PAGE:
Frequently Asked Questions

What is a Pediatric Dentist?

Pediatric dentists such as Dr. Vaughn and Dr. Simon are highly trained dentists who have completed residencies in pediatric dentistry beyond dental school. This special training teaches them to know what is best at every developmental stage from infancy all the way through the teenage years, and they are trained to work with the complex medical problems associated with children who have special healthcare needs. The pediatric dental experience is designed to make going to the dentist fun and worry-free so kids learn to love the dentist.

Which type of toothbrush should I use?

The brand of the toothbrush is not as critical as the type of bristle and the size of the head. A soft toothbrush with a small head is recommended because medium and hard brushes tend to cause irritation and contribute to recession of the gums. A small head allows you to get around each tooth more completely and is less likely to injure your child’s gums. The best method for brushing a child’s teeth is to use the circular scrub technique which means brushing in small circles and moving the brush from tooth to tooth.

Is one toothpaste better than others?

Generally, no. However, it is advisable to use a toothpaste containing fluoride to decrease the incidence of dental decay. To create good habits, we recommend our patients use what tastes good to them, as long as it contains fluoride.

How often should my child floss?

Flossing of the teeth once per day helps to prevent cavities from forming between the teeth where your child’s toothbrush can’t reach. Flossing also helps to keep gums healthy.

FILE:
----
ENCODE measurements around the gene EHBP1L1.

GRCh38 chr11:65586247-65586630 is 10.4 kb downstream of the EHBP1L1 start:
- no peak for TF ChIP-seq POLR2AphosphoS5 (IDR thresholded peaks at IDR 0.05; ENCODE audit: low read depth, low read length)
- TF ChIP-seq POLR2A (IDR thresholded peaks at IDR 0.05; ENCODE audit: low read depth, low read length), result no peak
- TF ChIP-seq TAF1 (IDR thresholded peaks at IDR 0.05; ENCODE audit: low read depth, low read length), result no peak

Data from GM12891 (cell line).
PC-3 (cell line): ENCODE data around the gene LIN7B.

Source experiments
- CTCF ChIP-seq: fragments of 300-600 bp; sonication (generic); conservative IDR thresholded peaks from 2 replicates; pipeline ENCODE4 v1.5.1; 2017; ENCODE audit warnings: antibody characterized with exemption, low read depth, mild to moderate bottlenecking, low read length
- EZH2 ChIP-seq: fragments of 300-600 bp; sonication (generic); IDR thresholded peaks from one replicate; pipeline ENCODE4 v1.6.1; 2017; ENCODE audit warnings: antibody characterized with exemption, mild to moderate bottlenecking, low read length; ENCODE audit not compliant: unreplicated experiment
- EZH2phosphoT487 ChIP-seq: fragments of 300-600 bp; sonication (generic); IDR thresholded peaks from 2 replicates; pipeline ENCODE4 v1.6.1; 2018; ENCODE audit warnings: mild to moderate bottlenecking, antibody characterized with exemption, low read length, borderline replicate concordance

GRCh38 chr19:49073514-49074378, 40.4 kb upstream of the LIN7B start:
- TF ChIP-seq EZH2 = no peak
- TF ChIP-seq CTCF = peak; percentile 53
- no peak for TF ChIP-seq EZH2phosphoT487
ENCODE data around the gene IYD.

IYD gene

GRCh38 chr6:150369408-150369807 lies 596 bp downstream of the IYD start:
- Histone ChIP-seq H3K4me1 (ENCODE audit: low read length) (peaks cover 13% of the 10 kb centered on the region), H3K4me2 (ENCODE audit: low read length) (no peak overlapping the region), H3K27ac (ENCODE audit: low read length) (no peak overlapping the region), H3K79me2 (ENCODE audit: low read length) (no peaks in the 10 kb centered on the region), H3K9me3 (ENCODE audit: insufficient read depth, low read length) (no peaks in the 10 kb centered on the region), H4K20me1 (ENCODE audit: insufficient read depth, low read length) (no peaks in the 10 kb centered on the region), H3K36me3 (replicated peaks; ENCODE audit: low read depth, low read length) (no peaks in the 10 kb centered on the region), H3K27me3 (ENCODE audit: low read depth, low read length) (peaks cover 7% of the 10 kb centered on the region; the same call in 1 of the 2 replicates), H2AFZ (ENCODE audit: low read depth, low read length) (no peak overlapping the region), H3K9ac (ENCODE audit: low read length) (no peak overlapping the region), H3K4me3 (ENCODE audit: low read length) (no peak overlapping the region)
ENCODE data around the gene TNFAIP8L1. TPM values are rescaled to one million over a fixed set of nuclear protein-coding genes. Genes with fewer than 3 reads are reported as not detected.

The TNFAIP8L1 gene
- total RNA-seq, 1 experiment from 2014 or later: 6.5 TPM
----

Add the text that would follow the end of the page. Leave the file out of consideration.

What types of fillings do we use?

For our restorative procedures, we follow all guidelines from ADA policy.  For our filling materials, we use composite and glass ionomer. These are commonly referred to as white filling materials.  These materials have the look of natural tooth structure.  They also have a tendency to be better with regards to sensitivity.

What is a stainless steel crown?

When decay in a posterior baby tooth gets too large, a filling will not work. In these instances, a crown is placed on top of tooth, after the decay has been removed to restore function and viability for that tooth. The reason for saving this tooth as opposed to extracting it is to restore chewing function and prevent space loss.

What is space loss?

Space loss occurs when a posterior baby tooth is lost due to decay or injury prior to when it should come out on its own. When this happens, the surrounding teeth crowd into the open space. This crowding inhibits the adult tooth, which is still in the gums, from coming into the right spot. If crowding becomes severe enough, the child will need braces and possibly surgery to ensure that the adult tooth erupts into the correct position.